There has been much debate about what kind of Brexit is going to occur, given the limited progress and lack of consistency or transparency around the UK’s negotiating position.
The only thing we can seriously plan for at this stage is a so-called ‘Hard Brexit’, where the UK leaves the EU without an agreement on the future trading relationship (or a transition period), and reverts to World Trade Organisation (WTO) rules.
Certainly, the UK could weather the storm and would likely recover eventually – but it is unlikely that the economy will surpass where it would be had we simply continued the current EU trading arrangements. Seeing any growth post-Brexit is not a ‘dividend’ if it is less than we would have grown without Brexit.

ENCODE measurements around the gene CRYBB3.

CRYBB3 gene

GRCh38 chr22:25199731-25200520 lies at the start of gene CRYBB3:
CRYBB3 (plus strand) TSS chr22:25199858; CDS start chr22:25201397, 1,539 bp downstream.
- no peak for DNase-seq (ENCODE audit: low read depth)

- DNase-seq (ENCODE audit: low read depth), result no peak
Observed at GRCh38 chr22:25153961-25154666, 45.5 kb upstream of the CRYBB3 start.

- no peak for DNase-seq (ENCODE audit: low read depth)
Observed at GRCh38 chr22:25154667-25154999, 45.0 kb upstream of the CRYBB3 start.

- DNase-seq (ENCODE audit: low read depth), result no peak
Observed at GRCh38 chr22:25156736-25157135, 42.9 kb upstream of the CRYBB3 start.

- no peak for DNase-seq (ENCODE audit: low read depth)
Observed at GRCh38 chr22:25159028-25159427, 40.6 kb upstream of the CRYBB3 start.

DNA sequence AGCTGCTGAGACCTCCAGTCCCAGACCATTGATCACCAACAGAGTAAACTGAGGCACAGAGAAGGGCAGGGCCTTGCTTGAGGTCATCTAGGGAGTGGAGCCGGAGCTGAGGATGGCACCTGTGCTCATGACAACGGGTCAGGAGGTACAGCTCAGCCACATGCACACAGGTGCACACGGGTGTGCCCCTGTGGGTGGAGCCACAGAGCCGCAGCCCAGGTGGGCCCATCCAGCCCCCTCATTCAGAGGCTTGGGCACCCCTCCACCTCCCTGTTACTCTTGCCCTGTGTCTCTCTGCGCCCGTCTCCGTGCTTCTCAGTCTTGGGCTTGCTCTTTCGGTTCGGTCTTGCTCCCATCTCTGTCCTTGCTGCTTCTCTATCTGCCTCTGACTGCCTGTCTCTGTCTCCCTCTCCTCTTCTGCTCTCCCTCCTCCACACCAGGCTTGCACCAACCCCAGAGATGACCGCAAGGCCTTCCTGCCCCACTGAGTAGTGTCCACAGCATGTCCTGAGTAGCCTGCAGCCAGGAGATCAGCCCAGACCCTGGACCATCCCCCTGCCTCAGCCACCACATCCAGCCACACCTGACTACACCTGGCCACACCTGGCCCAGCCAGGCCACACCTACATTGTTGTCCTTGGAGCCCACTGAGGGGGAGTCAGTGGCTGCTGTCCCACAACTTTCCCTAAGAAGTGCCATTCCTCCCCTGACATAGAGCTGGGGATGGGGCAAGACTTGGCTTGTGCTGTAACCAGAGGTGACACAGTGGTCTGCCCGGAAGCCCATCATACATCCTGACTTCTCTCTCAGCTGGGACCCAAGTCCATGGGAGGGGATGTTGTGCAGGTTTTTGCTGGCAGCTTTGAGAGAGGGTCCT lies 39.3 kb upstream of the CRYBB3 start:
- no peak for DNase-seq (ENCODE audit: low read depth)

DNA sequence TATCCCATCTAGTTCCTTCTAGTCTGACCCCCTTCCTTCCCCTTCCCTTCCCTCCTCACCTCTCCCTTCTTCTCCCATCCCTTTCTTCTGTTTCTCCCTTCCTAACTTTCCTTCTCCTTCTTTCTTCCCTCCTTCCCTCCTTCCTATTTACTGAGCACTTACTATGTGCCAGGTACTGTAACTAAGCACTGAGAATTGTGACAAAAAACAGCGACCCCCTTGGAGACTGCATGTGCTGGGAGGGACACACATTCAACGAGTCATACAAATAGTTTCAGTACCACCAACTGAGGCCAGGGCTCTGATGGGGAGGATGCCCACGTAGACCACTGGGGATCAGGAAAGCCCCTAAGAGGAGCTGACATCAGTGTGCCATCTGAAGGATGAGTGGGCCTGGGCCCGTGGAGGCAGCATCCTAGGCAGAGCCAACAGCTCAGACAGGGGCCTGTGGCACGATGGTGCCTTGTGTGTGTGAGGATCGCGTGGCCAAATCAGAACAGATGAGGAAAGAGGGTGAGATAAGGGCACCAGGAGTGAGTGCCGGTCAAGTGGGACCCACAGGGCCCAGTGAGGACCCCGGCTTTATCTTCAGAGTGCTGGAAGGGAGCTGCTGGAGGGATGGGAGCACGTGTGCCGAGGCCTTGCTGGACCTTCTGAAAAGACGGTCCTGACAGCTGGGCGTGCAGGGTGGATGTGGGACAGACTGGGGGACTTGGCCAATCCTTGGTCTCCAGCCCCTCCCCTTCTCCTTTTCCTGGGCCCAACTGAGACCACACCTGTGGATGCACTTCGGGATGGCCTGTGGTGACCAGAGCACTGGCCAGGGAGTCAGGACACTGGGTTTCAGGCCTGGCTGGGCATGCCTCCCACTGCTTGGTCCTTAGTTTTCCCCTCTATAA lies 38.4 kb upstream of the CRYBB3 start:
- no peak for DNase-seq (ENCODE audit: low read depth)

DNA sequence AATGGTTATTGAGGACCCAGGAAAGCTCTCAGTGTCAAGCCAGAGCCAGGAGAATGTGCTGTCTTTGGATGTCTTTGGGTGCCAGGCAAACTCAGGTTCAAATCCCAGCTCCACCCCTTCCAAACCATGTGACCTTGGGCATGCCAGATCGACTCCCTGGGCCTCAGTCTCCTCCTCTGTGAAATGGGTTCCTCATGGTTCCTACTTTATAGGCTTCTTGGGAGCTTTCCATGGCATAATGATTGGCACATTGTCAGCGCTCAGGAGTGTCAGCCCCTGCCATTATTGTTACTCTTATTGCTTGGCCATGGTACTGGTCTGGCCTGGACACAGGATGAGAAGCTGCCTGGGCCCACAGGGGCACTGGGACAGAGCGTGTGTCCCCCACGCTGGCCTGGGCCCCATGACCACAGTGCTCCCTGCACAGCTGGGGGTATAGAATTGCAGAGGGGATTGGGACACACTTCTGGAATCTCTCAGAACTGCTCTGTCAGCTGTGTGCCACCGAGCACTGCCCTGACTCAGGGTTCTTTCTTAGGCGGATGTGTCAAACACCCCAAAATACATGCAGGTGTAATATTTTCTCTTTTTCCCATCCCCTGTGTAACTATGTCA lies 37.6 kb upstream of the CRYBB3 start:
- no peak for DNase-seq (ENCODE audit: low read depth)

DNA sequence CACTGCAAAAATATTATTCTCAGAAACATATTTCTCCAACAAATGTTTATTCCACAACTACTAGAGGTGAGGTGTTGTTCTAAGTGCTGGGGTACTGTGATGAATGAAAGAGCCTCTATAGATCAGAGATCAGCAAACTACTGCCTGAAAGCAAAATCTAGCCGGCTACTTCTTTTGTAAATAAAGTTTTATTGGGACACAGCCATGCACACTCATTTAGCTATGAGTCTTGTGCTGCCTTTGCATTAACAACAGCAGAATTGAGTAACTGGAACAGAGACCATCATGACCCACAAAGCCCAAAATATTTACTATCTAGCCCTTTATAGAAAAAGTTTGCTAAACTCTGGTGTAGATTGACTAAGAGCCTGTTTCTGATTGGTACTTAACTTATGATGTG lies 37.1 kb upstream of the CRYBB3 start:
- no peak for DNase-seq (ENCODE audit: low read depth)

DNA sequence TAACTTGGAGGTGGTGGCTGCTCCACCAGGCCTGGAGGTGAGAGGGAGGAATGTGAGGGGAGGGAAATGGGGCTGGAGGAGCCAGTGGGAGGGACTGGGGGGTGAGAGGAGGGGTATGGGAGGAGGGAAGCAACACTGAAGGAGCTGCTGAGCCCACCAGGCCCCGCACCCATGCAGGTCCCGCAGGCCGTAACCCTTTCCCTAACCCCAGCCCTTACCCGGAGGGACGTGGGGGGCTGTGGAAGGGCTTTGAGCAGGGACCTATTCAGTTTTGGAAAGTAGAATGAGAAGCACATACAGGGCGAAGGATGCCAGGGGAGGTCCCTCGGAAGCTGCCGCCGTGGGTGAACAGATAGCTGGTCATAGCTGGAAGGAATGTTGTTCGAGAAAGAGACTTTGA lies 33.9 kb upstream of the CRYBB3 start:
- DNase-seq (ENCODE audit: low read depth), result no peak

But we must differentiate between the ‘economic’ impact of WTO rules and the ‘investment’ impact. For pension schemes, the investment impact will be much more immediate, as the markets will immediately price in the WTO arrangements, irrespective of the political fallout. For pension schemes, unlike most of the real economy, there might truly be a tangible Brexit dividend.
How should pension schemes prepare?
Revisit hedging of liability interest rates and currencies. Review exposure to UK equities relative to other markets. And be prepared to think strategically, beyond just market movements: covenant implications; new funding approaches; accelerating de-risking; and preparing action plans proactively, together with the sponsor. The worst thing would be to merely react to events. Doing nothing is not a sensible option.